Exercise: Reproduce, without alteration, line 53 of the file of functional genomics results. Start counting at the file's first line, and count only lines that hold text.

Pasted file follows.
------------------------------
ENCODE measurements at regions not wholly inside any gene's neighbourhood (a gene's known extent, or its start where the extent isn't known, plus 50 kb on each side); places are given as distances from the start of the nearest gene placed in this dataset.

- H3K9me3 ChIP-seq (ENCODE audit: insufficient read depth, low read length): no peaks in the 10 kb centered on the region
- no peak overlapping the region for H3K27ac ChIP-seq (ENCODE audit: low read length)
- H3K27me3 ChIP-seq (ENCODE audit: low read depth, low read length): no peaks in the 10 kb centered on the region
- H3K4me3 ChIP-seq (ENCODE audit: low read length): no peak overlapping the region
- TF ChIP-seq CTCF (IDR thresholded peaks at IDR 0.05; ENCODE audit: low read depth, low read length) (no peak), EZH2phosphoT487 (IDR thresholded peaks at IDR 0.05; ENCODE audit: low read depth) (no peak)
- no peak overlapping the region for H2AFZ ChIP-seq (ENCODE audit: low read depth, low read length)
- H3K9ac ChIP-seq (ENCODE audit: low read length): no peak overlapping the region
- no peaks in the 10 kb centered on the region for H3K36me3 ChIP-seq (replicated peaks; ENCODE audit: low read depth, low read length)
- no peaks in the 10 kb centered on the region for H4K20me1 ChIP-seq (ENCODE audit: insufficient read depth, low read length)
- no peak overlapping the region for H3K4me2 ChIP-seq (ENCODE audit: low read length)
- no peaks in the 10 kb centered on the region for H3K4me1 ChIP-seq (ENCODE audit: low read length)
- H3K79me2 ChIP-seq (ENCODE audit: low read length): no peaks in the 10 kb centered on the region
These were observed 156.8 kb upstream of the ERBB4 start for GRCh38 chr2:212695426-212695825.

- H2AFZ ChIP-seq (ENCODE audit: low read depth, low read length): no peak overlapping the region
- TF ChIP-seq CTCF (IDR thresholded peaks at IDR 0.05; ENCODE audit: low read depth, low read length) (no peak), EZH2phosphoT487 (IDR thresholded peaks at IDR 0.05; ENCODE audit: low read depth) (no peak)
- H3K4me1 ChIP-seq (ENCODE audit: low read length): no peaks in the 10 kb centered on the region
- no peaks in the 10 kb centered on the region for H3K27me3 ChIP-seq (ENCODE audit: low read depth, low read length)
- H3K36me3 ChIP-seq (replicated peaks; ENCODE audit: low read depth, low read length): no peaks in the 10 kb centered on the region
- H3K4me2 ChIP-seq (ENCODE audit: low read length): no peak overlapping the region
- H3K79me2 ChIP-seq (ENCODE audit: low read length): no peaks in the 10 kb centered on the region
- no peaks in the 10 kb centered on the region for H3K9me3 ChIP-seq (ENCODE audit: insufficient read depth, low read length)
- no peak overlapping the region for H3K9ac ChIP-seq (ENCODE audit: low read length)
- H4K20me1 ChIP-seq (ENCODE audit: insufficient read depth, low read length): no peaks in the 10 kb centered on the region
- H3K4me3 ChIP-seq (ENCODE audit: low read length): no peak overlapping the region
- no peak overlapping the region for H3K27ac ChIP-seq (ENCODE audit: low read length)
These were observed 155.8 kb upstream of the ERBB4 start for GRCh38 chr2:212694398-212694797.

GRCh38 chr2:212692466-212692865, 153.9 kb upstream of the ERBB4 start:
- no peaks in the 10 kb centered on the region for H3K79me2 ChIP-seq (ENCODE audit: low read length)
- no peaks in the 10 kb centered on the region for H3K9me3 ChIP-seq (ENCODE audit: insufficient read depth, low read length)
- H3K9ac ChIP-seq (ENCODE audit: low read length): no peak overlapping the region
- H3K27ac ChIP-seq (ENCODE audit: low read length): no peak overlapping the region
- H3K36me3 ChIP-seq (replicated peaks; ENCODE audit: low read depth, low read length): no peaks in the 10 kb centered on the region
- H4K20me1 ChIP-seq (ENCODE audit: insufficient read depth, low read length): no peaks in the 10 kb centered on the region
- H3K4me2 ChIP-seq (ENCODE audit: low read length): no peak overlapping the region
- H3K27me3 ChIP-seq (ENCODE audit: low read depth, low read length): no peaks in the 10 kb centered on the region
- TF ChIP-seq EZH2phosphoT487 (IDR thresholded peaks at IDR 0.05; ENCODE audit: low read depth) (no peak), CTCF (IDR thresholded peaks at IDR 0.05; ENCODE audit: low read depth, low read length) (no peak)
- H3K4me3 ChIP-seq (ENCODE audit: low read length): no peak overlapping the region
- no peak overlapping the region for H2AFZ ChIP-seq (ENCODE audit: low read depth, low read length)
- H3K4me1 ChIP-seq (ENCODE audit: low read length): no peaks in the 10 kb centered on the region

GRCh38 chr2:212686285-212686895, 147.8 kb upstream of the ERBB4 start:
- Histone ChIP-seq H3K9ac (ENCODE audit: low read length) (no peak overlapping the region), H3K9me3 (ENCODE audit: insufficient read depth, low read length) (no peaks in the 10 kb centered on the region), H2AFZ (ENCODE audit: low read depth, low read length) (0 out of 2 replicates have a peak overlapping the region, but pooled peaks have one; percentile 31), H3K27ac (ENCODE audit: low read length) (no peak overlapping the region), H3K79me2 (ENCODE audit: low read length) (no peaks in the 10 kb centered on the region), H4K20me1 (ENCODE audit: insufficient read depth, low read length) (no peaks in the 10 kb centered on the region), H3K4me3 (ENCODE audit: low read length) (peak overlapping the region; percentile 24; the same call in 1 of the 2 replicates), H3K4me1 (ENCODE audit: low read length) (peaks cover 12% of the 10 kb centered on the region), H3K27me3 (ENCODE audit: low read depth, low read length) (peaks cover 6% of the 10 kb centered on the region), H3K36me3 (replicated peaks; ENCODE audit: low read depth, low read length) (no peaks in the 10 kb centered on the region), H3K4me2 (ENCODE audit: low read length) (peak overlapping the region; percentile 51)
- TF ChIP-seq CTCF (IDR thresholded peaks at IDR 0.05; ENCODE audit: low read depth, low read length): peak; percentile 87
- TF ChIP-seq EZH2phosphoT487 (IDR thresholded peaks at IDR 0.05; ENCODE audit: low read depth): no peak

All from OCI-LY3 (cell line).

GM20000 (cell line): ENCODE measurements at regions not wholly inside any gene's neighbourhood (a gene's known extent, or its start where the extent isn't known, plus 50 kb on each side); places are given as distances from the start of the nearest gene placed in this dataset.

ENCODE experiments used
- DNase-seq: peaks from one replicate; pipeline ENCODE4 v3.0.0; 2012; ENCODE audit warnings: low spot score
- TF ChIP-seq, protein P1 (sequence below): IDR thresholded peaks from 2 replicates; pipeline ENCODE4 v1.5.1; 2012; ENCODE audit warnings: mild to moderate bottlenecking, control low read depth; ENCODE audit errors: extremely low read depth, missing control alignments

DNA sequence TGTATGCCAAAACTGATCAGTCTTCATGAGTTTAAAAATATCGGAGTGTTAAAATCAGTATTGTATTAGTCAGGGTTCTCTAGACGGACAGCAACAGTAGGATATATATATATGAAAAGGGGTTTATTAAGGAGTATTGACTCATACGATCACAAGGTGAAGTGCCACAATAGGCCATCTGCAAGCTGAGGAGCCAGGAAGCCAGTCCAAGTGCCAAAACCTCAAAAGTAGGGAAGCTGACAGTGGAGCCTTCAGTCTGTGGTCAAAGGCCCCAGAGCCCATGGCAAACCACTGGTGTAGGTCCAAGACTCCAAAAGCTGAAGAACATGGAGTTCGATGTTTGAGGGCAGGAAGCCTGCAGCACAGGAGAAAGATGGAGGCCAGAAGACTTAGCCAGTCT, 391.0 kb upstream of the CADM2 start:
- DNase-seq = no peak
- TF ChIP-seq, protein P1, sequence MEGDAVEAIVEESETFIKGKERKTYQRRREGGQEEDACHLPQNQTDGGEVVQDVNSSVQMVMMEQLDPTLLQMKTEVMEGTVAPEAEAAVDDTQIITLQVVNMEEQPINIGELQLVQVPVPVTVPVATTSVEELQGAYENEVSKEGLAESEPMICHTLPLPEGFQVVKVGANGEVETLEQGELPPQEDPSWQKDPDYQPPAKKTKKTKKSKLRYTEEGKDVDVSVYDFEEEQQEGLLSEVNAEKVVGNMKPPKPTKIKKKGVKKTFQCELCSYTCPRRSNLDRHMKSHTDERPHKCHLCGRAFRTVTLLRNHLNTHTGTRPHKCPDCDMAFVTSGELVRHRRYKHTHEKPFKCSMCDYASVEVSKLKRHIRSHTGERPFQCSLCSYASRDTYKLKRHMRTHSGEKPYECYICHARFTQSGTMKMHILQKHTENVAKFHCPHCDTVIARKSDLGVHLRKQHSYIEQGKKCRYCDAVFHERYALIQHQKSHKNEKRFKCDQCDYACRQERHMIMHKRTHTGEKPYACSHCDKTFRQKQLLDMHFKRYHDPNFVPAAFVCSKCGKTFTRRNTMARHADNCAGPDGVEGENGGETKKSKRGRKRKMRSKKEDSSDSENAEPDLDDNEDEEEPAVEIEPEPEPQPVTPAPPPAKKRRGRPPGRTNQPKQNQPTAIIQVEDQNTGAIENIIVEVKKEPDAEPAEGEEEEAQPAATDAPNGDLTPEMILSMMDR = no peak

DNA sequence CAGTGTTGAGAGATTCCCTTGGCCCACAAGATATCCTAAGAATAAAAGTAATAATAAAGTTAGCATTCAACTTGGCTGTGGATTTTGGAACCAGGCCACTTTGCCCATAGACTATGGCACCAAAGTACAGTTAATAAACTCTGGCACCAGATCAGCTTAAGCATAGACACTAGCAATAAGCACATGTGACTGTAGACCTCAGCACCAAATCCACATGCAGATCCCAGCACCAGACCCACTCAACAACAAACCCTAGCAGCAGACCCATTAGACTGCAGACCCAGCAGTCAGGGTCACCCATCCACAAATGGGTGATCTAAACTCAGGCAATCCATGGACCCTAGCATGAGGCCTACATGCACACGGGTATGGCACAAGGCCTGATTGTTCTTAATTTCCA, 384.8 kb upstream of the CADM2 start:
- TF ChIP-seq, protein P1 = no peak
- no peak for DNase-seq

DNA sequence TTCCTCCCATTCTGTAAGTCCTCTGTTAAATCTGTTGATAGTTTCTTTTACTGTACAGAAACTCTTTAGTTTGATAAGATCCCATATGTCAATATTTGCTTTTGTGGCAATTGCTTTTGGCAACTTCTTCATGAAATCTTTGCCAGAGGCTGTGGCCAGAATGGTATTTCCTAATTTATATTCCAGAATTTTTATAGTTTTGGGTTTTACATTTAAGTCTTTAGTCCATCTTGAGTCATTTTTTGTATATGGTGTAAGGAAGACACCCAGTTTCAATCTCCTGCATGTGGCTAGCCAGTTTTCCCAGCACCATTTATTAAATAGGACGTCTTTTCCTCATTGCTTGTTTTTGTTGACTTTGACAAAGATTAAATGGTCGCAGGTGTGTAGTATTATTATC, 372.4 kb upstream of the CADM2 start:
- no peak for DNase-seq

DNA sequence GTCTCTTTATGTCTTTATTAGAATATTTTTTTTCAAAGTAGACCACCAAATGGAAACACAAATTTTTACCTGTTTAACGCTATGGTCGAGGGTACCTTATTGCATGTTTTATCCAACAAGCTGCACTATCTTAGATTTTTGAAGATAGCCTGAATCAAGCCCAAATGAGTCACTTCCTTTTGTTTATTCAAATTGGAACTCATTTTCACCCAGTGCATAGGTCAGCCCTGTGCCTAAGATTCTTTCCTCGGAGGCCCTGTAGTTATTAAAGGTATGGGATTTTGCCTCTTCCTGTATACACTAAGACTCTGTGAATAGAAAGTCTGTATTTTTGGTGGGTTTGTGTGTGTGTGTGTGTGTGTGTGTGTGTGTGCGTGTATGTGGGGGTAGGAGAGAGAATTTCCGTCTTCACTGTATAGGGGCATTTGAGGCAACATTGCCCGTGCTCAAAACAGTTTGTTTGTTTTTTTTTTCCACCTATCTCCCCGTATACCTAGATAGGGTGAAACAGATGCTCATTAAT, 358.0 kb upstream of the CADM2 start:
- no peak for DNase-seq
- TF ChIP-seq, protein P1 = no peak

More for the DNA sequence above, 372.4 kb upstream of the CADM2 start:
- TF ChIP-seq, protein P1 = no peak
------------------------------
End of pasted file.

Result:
DNA sequence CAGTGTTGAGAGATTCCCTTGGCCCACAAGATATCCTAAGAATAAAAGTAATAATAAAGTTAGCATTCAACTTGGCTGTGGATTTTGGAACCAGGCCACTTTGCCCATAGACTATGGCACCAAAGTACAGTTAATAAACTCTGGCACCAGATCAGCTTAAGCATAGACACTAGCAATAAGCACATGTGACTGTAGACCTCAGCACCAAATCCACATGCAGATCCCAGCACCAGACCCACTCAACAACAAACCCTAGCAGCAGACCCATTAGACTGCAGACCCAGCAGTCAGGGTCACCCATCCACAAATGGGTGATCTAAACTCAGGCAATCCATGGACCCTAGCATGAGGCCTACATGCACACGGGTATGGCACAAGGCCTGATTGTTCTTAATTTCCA, 384.8 kb upstream of the CADM2 start: